Epstein includes a list of life events that nearly everyone will experience in the course of living – including addictive family members and rehab. I cannot help but wonder if in the trajectory of life, if everyone experiences them – are the traumatic events and their effects also not a part of everyone’s experience? This is not to say that trauma is not a factor or a diagnosis – it is: it is to say that if everyone experiences something traumatic a general understanding of ages and stages and phases of life (and death) would require an eclectic view of mental health, mental illness, diagnosis, treatment and rule outs. The eclectic view would of course include environmental factors, genetics, physical and nutritional aspects, sleep, hormonal shifts, general life satisfaction.
Dr. Suzanne O’Sullivan in 2017, a neurologist, writes about how happiness is a neurological influence on psychosomatic illness as one of the implications of brain scans. She believes neurons misfire, in part, making the body ill literally, due to what could be seen an having “no cure for unhappiness.”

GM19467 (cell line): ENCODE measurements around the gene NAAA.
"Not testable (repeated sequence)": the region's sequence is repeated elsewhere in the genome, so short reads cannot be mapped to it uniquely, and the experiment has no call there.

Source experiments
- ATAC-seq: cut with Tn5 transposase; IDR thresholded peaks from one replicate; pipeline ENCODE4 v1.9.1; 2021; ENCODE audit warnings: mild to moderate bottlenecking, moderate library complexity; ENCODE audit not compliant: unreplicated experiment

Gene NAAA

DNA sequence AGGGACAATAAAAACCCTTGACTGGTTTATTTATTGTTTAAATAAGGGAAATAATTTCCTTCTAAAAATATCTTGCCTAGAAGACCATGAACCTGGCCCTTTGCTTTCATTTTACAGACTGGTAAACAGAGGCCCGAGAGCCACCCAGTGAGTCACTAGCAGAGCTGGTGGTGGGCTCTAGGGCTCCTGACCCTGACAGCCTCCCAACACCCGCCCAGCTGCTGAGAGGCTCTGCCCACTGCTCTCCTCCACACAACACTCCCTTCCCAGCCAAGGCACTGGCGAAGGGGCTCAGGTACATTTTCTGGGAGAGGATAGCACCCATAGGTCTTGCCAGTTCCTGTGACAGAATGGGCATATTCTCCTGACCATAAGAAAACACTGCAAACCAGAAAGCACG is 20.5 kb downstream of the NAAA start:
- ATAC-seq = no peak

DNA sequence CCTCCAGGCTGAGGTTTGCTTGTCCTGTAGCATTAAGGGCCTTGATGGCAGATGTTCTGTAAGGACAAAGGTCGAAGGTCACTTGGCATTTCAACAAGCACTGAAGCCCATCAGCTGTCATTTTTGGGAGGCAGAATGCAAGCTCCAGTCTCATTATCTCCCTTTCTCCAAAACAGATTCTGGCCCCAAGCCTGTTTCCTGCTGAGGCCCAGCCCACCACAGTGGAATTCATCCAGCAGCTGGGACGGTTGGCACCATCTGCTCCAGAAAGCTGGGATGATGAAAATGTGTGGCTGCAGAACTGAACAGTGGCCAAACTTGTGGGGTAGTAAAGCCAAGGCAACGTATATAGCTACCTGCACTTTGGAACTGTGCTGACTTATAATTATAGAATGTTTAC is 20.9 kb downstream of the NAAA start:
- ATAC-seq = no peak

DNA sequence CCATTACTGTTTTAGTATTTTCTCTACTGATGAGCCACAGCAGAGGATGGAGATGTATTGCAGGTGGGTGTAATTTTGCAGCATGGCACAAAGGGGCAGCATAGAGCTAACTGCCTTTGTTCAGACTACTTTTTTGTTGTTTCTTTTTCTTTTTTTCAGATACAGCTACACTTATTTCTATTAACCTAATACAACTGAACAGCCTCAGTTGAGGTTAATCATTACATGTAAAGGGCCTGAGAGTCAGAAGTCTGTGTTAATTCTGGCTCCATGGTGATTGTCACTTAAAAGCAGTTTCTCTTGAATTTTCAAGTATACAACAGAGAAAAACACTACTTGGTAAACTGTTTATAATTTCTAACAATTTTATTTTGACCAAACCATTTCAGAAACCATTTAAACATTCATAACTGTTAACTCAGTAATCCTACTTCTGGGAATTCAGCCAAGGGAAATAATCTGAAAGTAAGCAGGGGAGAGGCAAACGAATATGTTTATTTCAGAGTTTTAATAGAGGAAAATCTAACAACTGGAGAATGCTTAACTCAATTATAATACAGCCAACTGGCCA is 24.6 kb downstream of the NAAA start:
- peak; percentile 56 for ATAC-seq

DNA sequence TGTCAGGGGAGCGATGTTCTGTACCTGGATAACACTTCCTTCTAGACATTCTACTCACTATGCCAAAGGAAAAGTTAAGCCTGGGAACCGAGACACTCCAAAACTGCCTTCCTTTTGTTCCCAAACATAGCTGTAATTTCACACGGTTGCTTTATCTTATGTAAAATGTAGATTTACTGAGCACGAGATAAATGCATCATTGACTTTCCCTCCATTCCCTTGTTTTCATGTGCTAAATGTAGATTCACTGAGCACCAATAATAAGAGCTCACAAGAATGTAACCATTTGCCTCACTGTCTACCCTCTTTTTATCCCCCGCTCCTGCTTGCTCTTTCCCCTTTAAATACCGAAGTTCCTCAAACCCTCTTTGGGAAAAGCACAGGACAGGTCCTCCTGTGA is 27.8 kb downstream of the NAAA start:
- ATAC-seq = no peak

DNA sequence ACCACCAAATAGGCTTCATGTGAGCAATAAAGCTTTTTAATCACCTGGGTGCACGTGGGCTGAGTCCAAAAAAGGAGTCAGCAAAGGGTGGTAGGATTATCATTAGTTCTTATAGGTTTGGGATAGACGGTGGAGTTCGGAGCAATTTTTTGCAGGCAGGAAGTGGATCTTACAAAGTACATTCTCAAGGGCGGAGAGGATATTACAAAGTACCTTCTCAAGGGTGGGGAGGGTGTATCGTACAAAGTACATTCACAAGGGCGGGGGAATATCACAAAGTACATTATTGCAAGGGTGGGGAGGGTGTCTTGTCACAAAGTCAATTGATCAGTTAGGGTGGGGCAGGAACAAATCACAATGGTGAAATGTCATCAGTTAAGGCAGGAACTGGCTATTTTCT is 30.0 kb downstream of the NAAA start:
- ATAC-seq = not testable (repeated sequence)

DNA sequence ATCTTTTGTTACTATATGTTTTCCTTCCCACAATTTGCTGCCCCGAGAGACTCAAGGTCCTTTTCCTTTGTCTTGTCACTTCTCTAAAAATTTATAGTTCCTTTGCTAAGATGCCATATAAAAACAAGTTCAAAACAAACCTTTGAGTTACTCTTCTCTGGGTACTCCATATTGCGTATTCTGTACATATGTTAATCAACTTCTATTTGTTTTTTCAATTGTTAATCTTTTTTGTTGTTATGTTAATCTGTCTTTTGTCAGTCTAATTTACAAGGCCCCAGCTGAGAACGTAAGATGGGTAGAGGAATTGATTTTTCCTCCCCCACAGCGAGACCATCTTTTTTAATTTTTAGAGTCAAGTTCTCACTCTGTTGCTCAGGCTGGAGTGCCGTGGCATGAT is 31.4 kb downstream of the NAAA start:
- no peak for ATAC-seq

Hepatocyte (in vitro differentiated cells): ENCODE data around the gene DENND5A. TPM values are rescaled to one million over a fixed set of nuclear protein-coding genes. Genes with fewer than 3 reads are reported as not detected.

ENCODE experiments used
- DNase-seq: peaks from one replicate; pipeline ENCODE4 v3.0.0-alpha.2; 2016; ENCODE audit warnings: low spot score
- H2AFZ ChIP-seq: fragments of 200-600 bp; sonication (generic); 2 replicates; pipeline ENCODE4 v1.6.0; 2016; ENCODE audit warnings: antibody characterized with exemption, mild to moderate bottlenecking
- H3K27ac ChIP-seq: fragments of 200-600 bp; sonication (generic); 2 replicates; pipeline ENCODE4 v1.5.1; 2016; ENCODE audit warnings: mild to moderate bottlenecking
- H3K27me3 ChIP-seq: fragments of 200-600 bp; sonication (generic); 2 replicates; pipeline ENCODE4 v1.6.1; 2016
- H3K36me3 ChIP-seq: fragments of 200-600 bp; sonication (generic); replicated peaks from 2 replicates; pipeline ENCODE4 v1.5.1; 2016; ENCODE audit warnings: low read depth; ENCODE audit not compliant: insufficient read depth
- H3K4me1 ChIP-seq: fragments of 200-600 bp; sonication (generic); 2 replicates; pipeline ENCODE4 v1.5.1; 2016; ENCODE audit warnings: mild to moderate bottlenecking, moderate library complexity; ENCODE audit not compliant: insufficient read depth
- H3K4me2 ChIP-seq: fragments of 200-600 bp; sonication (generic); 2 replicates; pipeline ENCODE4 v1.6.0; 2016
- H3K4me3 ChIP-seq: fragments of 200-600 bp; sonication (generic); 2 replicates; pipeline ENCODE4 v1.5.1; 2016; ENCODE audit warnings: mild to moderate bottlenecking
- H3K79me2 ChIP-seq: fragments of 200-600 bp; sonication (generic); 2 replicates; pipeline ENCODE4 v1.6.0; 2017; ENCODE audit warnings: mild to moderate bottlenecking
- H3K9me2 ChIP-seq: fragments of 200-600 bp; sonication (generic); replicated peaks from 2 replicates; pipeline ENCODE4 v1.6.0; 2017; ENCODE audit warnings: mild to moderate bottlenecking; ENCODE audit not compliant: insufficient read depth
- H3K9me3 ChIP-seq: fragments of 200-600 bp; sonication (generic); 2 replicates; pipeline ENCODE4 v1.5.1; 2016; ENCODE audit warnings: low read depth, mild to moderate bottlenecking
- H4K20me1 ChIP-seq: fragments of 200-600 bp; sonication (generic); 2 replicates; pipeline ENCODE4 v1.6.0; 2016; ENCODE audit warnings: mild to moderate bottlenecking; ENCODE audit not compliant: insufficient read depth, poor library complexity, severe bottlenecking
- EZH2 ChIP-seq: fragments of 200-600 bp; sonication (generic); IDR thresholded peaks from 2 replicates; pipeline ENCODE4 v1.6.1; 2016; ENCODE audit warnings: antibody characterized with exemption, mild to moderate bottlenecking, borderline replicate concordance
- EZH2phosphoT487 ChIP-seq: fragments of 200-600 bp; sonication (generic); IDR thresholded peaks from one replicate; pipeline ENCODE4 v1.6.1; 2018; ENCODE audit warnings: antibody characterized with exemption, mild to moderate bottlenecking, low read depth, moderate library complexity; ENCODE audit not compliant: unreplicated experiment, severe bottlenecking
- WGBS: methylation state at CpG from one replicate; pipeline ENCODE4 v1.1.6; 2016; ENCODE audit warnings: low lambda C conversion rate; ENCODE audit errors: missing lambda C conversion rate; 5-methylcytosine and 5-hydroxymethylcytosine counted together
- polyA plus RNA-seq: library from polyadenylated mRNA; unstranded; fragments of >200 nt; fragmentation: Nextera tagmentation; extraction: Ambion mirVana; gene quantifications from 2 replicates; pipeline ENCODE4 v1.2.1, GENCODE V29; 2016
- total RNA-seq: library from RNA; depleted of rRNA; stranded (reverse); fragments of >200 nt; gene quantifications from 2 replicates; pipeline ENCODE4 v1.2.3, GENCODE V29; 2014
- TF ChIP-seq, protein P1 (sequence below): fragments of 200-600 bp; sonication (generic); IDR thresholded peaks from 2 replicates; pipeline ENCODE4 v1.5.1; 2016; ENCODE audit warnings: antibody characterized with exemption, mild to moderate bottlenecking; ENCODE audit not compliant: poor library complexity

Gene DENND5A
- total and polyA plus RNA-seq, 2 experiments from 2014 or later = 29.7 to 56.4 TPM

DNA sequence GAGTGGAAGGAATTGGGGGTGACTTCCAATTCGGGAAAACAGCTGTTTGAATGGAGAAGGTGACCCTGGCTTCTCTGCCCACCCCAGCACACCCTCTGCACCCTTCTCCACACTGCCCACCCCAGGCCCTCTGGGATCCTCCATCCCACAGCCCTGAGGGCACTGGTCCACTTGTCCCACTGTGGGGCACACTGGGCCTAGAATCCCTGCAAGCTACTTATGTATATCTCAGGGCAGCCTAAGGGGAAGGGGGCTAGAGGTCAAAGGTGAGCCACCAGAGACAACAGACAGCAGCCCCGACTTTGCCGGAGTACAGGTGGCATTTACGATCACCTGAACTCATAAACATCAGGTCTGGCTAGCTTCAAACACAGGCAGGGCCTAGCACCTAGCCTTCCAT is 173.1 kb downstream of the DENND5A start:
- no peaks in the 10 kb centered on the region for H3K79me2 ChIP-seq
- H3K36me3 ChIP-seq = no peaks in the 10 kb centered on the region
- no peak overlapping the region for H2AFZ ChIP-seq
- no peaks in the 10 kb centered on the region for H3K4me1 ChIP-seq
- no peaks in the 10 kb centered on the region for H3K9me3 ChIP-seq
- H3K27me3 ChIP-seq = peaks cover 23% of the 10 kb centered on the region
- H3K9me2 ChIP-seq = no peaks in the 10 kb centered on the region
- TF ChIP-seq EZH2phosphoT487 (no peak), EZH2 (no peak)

Eclectic mental health would need some basic knowledge of the study of happiness, growth after trauma, personality traits of thriving in the midst of survivalist circumstances, the impact of food, and fluids and even how drugs and medications effect the brain – with even a little knowledge in the workings of and in the changing of brain.
Diagnosis in Mental Health is “…scientifically meaningless…” and subjective
Besides the critique of Dr. Paris related to the impact of making normal – into sick – and Dr. Halls discussion about mental illnesses being more akin to syndromes, very recent information about the impact of subjectivity and bias in the mental health paradigms looks too at the flaws in diagnostics. That diagnostics are “scientifically meaningless” comes from researchers based upon their findings released as recently as July 8, 2019. According to the folks who reference the study at Neuroscience News the lead researcher says this:
“Although diagnostic labels create the illusion of an explanation they are scientifically meaningless and can create stigma and prejudice. I hope these findings will encourage mental health professionals to think beyond diagnoses and consider other explanations of mental distress, such as trauma and other adverse life experiences.” Dr. Kate Allsop in Heterogeneity in psychiatric diagnostic classification